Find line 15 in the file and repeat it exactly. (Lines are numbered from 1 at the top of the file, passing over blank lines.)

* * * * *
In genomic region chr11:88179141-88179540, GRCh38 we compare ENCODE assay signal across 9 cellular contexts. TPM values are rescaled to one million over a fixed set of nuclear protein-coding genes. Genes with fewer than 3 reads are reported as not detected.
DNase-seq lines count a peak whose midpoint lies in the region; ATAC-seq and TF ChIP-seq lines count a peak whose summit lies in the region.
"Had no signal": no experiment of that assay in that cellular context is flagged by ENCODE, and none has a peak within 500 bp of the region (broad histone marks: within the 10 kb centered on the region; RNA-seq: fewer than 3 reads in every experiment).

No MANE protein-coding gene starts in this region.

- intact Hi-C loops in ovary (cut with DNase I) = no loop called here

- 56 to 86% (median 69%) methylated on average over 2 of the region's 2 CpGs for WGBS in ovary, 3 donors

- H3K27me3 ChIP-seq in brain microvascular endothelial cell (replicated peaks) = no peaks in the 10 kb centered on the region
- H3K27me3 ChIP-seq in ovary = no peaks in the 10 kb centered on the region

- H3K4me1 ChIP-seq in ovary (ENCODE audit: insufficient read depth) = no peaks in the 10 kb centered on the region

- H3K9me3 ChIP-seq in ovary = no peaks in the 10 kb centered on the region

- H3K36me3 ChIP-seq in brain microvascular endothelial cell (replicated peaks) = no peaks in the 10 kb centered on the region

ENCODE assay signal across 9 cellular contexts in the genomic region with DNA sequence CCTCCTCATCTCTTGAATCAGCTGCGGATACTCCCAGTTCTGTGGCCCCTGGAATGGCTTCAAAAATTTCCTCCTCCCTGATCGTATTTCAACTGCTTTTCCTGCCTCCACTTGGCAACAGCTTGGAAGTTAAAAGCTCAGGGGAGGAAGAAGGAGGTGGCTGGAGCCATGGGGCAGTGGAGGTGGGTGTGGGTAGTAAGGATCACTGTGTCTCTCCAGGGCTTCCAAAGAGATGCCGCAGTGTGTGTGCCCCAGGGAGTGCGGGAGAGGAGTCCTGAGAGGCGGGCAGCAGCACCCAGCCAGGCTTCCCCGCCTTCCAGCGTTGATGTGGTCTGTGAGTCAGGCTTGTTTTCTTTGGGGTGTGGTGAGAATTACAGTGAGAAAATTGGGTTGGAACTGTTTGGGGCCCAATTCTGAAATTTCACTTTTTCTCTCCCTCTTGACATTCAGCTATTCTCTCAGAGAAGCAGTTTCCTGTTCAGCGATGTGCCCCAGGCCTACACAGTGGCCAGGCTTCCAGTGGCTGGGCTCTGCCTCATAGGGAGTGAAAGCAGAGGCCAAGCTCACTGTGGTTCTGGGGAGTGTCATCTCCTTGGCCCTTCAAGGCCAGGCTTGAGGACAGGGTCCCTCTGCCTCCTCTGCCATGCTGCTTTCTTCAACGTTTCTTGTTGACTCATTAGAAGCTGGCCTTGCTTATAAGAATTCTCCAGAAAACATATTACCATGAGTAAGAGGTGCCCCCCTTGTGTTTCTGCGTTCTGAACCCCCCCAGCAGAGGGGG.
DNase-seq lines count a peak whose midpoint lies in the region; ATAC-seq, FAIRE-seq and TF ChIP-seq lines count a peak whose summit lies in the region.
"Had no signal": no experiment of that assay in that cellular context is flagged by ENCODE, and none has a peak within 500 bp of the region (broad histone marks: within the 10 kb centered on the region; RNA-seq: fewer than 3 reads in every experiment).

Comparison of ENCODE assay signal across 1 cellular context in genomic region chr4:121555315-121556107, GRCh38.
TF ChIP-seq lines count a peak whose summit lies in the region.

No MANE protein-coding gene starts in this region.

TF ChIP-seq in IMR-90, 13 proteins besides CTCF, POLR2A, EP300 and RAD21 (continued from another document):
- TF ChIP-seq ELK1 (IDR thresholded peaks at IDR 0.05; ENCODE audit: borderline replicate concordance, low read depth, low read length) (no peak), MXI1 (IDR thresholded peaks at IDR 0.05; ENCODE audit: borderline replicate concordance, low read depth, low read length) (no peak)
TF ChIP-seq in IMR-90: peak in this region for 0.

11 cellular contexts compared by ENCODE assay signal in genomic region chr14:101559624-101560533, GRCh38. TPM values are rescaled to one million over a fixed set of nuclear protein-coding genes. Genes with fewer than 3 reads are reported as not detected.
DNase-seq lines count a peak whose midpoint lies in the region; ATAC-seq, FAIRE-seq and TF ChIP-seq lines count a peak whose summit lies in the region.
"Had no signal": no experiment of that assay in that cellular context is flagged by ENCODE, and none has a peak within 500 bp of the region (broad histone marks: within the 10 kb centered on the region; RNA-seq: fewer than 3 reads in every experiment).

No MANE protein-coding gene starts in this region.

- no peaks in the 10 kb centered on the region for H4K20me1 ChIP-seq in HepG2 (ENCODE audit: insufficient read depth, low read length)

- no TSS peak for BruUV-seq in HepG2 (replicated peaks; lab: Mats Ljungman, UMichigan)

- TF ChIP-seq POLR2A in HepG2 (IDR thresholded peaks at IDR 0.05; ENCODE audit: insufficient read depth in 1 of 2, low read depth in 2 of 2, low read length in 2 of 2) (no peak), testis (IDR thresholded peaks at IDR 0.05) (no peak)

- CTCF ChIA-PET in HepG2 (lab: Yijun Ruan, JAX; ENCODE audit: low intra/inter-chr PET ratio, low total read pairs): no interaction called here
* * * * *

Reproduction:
Comparison of ENCODE assay signal across 1 cellular context in genomic region chr4:121555315-121556107, GRCh38.